- 82859_sourcemarkets_weekly_coal_index_report_20-31.pdf (0.20 MB)
There is an expectation of price recovery in the market, as demand for power grows alongside the loosening of Covid-19 restrictions, and as more producers hold back supply.
In Europe, coal burn is likely to remain weak through 2020 but will be offset by an even bigger contraction in supply, drawing down stocks heading into 2021 and explaining the steep contango that we see in the forward curve.
Analysts are however doubtful that prices can recover to 2019 levels.
The IEA reports that around 140 GW of coal capacity should be added in Asia by 2023, whilst 100 GW will be retired. However, both China and India are still pushing hard to support domestic production over imports.
China's coal industry association forecasts domestic coal supply to exceed demand later in 2020 with production rising above 3.9-bn tons. China's coal imports are also likely to fall in the second half because of exhausted import quotas.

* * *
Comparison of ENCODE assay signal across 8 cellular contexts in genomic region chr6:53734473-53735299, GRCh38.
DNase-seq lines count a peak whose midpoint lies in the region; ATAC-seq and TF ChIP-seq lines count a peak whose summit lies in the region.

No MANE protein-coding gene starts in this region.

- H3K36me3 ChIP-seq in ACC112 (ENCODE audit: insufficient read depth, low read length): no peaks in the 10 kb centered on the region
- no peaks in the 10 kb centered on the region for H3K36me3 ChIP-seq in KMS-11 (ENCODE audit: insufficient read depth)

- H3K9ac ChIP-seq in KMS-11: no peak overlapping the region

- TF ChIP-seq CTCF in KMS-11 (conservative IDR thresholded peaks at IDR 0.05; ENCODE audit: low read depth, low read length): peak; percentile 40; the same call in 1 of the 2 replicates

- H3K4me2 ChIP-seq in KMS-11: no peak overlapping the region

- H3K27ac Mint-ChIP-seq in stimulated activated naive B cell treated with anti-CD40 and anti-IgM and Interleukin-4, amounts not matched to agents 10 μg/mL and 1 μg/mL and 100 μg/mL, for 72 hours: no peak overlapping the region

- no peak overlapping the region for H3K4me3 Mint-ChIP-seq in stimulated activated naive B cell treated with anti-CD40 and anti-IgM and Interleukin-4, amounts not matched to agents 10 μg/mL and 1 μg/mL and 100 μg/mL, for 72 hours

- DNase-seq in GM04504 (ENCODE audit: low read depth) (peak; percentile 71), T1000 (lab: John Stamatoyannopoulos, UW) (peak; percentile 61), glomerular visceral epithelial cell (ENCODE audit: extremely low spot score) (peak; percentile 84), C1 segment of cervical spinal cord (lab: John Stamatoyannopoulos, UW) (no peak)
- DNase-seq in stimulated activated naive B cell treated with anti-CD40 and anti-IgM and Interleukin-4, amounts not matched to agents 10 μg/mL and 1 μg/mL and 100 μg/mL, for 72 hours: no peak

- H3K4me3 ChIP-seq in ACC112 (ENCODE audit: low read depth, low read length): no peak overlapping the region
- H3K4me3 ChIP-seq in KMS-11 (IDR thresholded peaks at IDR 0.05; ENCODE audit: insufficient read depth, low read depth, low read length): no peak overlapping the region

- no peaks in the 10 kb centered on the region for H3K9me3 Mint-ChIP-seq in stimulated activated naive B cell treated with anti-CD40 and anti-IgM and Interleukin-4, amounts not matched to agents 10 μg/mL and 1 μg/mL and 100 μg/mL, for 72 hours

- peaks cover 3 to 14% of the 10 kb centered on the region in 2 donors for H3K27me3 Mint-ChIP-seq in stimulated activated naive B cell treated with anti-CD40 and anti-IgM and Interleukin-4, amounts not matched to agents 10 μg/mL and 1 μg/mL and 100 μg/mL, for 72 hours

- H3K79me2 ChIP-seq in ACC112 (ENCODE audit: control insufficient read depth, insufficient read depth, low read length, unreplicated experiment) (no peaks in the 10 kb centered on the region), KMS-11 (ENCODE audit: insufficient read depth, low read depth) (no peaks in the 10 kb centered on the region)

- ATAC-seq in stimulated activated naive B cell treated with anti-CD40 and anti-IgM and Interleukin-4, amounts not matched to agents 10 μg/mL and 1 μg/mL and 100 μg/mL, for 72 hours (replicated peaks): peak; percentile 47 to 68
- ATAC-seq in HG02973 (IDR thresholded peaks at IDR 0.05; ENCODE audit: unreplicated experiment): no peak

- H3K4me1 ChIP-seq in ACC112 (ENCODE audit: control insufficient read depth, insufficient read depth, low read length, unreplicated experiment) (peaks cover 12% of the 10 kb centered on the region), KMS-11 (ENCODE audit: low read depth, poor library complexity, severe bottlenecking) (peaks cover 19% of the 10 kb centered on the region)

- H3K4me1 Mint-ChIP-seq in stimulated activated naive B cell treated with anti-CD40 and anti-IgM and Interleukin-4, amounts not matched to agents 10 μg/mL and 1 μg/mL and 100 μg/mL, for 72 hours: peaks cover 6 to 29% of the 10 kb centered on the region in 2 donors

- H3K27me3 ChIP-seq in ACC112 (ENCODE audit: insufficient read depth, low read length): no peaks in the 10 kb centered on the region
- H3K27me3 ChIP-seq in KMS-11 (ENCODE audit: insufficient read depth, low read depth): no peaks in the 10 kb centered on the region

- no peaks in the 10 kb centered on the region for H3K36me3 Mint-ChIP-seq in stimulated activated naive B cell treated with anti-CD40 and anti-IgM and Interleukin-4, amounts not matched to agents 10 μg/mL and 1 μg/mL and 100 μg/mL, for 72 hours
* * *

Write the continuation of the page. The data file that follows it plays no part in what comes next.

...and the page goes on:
Meanwhile, competition for other Asian markets, such as strongly growing Vietnam, is getting fiercer. The Indonesian Coal Miners Association is lobbying strongly for an increased share.
As South Africa starts to move into its wetter Spring and Summer season, there is continued pressure on mine production relating to the Covid pandemic, although both rail and port logistics do not appear to have any bottlenecks.